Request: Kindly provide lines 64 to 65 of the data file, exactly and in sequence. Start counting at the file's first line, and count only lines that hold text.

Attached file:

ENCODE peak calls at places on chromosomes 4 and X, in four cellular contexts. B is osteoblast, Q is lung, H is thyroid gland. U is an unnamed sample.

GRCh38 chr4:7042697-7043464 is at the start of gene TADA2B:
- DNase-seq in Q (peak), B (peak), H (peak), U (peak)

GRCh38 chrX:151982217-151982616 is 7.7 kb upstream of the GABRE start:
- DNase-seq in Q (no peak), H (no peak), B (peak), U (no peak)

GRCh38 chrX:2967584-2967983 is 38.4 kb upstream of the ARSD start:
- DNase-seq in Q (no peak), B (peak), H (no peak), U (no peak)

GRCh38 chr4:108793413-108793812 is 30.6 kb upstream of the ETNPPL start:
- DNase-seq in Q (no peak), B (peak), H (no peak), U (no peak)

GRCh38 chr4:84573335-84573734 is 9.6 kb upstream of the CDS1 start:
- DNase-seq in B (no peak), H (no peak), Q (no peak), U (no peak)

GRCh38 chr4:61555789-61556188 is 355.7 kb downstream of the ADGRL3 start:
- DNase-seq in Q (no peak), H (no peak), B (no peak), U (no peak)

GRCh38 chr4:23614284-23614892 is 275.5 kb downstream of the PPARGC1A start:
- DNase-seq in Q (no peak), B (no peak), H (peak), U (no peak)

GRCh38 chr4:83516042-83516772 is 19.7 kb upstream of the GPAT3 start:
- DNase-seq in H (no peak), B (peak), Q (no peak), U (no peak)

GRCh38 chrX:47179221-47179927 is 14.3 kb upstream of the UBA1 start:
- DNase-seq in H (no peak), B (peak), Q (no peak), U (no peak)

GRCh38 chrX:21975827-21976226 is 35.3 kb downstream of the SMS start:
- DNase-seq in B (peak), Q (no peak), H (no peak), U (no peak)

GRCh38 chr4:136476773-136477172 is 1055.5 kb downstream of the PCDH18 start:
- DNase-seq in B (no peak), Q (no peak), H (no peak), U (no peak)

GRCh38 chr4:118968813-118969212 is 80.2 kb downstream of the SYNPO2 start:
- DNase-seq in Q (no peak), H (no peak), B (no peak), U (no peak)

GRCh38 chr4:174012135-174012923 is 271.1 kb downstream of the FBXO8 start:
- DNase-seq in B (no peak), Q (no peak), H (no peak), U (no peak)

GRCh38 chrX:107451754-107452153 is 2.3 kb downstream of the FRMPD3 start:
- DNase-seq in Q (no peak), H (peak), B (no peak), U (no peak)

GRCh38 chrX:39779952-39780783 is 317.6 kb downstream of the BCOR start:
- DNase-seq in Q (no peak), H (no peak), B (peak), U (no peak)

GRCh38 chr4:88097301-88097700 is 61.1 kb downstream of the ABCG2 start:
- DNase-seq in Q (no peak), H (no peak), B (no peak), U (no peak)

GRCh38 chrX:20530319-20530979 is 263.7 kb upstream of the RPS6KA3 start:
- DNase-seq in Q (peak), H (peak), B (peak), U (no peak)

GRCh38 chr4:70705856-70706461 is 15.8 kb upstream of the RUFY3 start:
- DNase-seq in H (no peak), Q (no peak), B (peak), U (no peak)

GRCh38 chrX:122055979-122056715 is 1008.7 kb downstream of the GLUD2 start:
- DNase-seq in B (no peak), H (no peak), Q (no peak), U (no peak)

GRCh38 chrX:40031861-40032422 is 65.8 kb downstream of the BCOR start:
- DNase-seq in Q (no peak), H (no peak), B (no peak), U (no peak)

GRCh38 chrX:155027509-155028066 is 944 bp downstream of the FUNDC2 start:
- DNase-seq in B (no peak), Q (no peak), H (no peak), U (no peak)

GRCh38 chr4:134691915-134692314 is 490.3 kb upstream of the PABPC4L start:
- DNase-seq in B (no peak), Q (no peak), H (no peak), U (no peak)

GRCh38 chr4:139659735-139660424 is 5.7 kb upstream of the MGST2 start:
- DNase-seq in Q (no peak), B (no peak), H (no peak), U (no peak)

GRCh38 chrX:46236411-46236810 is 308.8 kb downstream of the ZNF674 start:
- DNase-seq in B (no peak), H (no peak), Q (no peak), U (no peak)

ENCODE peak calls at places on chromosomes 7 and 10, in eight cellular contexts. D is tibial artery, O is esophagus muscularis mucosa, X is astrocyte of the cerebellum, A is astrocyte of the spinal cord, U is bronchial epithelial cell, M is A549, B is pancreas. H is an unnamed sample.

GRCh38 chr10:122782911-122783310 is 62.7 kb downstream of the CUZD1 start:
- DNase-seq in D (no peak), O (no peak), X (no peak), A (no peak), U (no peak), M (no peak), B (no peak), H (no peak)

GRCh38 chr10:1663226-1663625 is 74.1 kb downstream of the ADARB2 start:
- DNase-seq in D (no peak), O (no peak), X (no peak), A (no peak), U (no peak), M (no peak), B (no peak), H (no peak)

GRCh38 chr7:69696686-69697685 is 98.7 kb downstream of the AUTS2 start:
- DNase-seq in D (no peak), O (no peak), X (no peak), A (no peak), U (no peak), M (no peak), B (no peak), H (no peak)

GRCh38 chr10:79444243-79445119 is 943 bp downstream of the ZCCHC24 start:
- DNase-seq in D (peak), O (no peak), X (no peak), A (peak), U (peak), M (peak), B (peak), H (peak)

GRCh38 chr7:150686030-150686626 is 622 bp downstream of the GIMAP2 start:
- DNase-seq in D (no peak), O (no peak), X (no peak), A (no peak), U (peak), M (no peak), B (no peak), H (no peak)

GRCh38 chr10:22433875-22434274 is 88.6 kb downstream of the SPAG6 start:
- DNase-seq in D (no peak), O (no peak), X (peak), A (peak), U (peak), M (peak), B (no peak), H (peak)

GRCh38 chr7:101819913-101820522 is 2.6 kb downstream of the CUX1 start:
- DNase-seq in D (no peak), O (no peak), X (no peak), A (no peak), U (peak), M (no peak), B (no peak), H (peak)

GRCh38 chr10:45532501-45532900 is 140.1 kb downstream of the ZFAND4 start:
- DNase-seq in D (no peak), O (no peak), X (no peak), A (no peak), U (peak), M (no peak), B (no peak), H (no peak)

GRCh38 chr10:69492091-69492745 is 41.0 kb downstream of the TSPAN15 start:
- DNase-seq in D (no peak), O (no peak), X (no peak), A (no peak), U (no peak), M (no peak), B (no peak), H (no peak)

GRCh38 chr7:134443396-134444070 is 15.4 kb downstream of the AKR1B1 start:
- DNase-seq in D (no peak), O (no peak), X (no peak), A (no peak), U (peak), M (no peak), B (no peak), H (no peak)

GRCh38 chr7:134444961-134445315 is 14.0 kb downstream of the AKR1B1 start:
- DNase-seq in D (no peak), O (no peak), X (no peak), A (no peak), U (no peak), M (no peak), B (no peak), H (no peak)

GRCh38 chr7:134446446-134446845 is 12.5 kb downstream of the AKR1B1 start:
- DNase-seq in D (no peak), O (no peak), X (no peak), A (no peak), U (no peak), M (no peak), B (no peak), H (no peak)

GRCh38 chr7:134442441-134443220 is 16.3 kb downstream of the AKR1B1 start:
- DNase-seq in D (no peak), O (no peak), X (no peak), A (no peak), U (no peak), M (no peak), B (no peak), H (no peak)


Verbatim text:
- DNase-seq in D (no peak), O (no peak), X (no peak), A (no peak), U (peak), M (no peak), B (no peak), H (peak)

GRCh38 chr10:45532501-45532900 is 140.1 kb downstream of the ZFAND4 start: